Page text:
Detroiter Eugene Casaroll may not have worked directly for any of the Big Three, but he was nevertheless an essential player in the US automobile industry. His business, Auto Shippers, Inc., had close ties with the Chrysler Corporation, handling the critical task of delivering new Chrysler products to dealers around the country. His other company, Dual Motors, produced massive twin-engine tank haulers for the US Military during World War II, leaving Mr. Casaroll with a handy pile of cash after the war.
While touring the 1953 New York Auto Show, Eugene Casaroll was stopped in his tracks by a stunning new dream car by Chrysler – the Ghia-designed Dodge Fire Arrow. Chrysler’s head of design, Virgil Exner, had cultivated a fruitful relationship with the Italian carrozzeria, but he struggled to convince Chrysler’s conservative board that the cars were worthy of production. Mr. Casaroll, on the other hand, had no board to answer to, an idle factory, a pile of cash burning a hole in his pocket, and a dream to see his name in chrome. He acquired the rights to the Fire Arrow design, and Ghia was more than happy to supply him with as many bodies as needed. Casaroll incorporated the new venture as Dual-Ghia and commissioned a prototype, and once the curiously named “Fire Bomb” hit the show circuit, orders for this opulent new boulevard cruiser soon came in.
Casaroll struck an agreement with Chrysler to supply bare 1956 Dodge chassis, which were shipped to Torino, Italy, to receive their coachwork. They then returned to the USA to be fitted with either a 315 cubic-inch Hemi or 315 cubic-inch Poly-head V8. Naturally, this was an extremely costly endeavor, translating into an exorbitant sticker price. Such exclusivity appealed to a select clientele, which included such names as Ronald Reagan, Frank Sinatra, Debbie Reynolds, and Lucille Ball. While exact production numbers have long been a source of debate, marque historian Dr. Paul Sable estimates 100 Dual Ghias were built, including one or possibly two hard tops, of which 80 complete cars are known.
This striking example is chassis 105, the fifth Dual-Ghia produced. It was built for Mrs. Esther Jacobson of the Detroit-based Jacobson’s Department Store family. This car is the subject of a meticulous, multi-year restoration by the respected White Hall Restorations of Hopkinton, Massachusetts, and is very near to exact original specifications. When discovered by the most recent owner, the car had been repainted and was a bit rough around the edges, but overall quite sound. After careful research, they determined the original specs and colors and aimed to restore the car as faithfully as possible, a process that took in excess of three years of painstaking labor.
Dual-Ghia 105 looks positively resplendent in its original shade of Chrysler Vermont Green, accented with a matching two-tone interior, dark green top, and rare original Motor Wheels chrome wire wheels. The paintwork is gorgeous, and the body is crisply defined with exceptionally straight panels. A minor paint crack is noted along the ridge of the hood, though the finish is otherwise exceptional. The extensive brightwork was beautifully restored at considerable expense.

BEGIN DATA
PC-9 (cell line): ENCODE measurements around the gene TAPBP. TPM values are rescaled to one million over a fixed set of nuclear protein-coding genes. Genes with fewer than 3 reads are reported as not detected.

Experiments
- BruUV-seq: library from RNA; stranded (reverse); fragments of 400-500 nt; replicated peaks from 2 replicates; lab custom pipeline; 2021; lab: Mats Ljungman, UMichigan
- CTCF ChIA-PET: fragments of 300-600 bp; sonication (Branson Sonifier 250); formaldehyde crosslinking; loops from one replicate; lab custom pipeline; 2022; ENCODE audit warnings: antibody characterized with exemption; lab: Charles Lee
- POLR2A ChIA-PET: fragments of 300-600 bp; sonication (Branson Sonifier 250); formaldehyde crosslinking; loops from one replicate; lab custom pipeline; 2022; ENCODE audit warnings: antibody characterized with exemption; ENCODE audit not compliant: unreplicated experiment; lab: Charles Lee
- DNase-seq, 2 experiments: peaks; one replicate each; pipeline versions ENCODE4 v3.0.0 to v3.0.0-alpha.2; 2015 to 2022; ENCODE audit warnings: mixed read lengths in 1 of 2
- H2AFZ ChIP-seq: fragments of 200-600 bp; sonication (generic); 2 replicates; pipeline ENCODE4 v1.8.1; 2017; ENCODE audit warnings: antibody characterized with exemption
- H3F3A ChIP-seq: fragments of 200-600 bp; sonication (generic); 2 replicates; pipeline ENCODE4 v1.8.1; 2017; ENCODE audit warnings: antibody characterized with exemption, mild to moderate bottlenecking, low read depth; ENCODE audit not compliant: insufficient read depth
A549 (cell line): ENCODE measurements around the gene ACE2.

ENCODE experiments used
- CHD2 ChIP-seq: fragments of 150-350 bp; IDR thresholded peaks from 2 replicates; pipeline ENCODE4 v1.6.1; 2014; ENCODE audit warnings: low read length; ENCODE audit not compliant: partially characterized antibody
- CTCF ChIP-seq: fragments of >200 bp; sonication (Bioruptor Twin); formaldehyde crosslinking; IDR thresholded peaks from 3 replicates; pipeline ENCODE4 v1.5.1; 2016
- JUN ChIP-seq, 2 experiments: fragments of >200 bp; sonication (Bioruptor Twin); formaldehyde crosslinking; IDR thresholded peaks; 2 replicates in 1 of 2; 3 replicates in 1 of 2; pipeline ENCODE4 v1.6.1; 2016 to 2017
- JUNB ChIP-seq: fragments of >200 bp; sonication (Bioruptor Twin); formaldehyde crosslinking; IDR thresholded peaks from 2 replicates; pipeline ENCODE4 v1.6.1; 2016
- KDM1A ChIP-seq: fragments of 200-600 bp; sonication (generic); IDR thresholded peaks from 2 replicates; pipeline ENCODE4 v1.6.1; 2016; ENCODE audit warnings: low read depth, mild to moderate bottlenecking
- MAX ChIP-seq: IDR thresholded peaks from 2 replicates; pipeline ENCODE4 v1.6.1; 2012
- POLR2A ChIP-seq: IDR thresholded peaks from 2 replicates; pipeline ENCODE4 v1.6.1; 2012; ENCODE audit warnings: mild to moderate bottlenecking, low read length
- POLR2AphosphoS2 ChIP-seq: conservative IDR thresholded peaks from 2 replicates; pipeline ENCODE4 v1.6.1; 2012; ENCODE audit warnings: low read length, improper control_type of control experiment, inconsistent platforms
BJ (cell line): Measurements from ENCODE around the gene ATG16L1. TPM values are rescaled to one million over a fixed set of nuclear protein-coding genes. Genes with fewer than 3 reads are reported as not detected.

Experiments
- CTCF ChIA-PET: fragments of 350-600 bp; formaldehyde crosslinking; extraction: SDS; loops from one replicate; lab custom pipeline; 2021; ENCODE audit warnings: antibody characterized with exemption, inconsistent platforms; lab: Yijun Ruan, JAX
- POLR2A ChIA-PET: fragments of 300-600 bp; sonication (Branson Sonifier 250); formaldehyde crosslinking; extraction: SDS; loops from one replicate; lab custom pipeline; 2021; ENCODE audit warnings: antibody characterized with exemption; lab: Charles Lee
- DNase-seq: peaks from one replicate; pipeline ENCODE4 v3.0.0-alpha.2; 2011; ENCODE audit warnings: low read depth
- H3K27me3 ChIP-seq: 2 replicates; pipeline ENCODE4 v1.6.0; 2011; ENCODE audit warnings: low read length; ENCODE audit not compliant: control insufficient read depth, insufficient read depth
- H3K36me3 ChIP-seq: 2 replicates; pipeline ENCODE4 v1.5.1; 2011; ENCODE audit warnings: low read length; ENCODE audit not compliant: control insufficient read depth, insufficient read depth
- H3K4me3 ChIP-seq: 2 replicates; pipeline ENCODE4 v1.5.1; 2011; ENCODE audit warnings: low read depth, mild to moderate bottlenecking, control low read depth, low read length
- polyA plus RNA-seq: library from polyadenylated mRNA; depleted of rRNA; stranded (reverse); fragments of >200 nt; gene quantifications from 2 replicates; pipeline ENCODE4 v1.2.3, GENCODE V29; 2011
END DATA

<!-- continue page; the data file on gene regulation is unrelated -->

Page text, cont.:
The Dual Ghia’s cabin is a marvelous blend of Italian sophistication and American mid-century opulence. Chrome dials and controls decorate the body-color metal dash, and an engine-turned instrument cluster houses the large, chrome-trimmed gauges. The detailing is exquisite and a testament to the restorer’s craft. The leather was custom dyed to achieve the proper color, and months were spent sourcing the unique NOS patterned carpeting. As with many early Dual-Ghias, the glovebox bears an engraved plate with the original owner’s name.
Similar attention to detail was paid beneath the hood, where the 315 c.i. Mopar Poly-head V8 sits in an immaculate engine bay. It is authentically detailed in the correct shade of red/orange, topped with a gloss-black oil bath air cleaner, and dressed with period-correct hardware, plumbing, and clamps. Other correct details include the Mopar washer bag and combination generator/power steering pump. The big V8 is paired with a Torque-Flite automatic transmission for effortless cruising ability.
The result of all this fastidious effort is one of the finest examples of a Dual-Ghia extant. It has numerous awards and accolades to its credit, including First in Class & Best in Show at the 2014 Hemmings Concours, a cover story in Hemmings Classic Car (July 2015), AACA 1st Junior Award at Hershey, and many class and special awards at events including Winter Park, The Elegance at Hershey, Boca Raton, Keeneland Concours, Keels & Wheels, Hilton Head, and the Cavallino Classic.
The Dual-Ghia has all the makings of automotive greatness – rarity, power, style, coachbuilt cachet, and a fascinating origin story. This gorgeous example will be right at home in any prestigious collection and is ready for its next custodian to delight in its visual splendor.
Offers welcome and trades considered
Stock number 7480
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